Thursday, April 5, 2018

Baltimore's 10 Greatest Teams

The Yankees are starting a home series against the Baltimore Orioles today.

Baltimore's 10 Greatest Teams

Honorable Mention to the University of Maryland, for the 1951 and 1953 National Championships won by their football team, and the 2002 National Championship won by their basketball team.

Honorable Mention to Morgan State University of Baltimore, winners of 7 National Championships won in black college football: 1933, 1937, 1943, 1944, 1946, 1949 and 1967.

Honorable Mention to the Baltimore Bays, Champions of the Eastern Division in the 1st attempt at an American soccer "first division," the 1967 National Professional Soccer League. They lost the title game to the Oakland Clippers.

Honorable Mention to the 2012-16 Orioles. 5 seasons, 3 Playoff berths, the 2014 American League Eastern Division title, and a trip to the 2014 AL Championship Series. But, so far, no Pennants.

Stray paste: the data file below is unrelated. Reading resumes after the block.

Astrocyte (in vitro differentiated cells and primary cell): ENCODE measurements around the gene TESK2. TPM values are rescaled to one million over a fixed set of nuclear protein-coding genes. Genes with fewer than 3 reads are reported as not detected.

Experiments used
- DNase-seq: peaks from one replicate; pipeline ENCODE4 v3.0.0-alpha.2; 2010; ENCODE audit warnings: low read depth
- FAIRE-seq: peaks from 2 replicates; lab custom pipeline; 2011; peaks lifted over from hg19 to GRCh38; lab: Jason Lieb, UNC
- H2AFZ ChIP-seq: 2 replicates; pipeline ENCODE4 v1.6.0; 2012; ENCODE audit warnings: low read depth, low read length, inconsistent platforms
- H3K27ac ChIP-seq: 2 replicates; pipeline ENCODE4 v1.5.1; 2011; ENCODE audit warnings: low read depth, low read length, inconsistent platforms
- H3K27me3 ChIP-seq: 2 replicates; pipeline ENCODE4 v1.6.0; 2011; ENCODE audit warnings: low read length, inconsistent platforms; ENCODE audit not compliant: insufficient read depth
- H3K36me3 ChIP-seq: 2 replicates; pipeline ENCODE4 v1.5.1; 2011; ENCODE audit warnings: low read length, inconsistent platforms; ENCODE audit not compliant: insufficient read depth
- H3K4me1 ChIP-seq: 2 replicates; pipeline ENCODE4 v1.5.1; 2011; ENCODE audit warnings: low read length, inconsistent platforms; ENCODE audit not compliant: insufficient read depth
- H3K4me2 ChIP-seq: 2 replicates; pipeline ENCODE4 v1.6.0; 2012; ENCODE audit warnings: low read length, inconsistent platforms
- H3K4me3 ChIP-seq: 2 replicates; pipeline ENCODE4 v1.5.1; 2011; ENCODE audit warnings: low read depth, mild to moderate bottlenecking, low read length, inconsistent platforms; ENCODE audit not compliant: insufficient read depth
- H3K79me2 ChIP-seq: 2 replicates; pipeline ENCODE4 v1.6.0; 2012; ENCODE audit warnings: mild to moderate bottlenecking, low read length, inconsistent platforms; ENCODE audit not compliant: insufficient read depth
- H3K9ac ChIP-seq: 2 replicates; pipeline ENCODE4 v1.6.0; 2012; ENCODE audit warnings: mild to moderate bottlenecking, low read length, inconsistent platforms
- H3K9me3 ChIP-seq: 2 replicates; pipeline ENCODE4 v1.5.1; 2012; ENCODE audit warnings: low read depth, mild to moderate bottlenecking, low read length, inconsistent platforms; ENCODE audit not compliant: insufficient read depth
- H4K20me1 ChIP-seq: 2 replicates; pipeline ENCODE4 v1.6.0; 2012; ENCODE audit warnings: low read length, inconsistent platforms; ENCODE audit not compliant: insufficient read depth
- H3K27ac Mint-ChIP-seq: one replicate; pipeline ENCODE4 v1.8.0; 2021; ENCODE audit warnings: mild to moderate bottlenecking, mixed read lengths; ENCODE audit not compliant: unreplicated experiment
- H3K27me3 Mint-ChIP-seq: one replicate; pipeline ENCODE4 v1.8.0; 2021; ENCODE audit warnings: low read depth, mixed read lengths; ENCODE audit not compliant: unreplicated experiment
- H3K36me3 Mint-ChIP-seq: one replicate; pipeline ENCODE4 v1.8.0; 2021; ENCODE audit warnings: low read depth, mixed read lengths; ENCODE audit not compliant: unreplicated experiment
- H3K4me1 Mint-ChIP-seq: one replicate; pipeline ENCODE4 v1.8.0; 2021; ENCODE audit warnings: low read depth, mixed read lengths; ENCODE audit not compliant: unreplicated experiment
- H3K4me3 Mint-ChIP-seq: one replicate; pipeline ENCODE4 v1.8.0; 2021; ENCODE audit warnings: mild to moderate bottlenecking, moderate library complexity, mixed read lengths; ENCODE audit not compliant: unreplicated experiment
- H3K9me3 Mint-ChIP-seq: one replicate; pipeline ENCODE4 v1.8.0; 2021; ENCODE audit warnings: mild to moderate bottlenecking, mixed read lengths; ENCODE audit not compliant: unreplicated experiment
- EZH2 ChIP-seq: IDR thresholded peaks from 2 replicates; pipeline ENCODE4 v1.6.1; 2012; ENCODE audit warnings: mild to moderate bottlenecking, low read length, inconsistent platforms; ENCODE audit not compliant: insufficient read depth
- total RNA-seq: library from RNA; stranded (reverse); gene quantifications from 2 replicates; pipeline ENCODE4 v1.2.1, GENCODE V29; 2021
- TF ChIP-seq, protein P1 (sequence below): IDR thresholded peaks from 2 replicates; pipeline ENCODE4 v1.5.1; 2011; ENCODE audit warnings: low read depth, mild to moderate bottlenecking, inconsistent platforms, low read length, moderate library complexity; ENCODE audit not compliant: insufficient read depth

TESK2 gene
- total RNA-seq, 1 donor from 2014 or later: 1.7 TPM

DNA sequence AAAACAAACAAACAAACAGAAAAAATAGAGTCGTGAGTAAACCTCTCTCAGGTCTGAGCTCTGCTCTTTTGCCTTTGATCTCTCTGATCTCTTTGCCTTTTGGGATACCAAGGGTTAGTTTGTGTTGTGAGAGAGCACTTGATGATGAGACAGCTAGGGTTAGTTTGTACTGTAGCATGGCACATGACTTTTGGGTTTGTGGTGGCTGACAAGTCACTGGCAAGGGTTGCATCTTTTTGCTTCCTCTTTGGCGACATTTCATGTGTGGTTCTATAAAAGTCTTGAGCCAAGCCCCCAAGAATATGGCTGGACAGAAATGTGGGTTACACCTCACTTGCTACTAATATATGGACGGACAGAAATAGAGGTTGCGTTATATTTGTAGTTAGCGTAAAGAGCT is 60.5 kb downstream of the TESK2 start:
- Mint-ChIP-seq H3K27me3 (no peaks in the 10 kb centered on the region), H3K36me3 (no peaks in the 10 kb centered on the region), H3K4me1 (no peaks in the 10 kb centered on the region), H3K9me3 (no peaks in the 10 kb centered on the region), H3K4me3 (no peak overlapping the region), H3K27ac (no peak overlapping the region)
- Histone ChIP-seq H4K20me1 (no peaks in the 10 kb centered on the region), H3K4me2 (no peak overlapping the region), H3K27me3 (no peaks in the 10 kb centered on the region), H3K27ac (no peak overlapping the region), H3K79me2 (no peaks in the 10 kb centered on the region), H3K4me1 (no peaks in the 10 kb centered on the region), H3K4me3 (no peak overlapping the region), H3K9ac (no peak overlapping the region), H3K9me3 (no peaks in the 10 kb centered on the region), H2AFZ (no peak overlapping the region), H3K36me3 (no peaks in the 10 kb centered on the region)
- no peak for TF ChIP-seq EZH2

Honorable Mention to the 1975-77 Colts. In 3 seasons, the Colts went 31-10 in the regular season, winning the AFC Eastern Division Championship each time. But they went 0-3 in the Playoffs, losing twice to the Pittsburgh Steel Curtain and once in double overtime to the Oakland Raiders. After the "Ghost to the Post" game, the Colts made the Playoffs just once in the next 17 seasons, and even by that point, they were in Indianapolis.

Dishonorable Mention to the 1996-97 Orioles. They won the AL Wild Card, then the AL East title, with a team driven by steroids. (We know about Rafael Palmeiro. We can guess about Brady Anderson and some others.) This team went 1-5 at home in the ALCS in those seasons, despite their cheating, so I don't want to hear a word about how the Yankees "cheated" in 1996.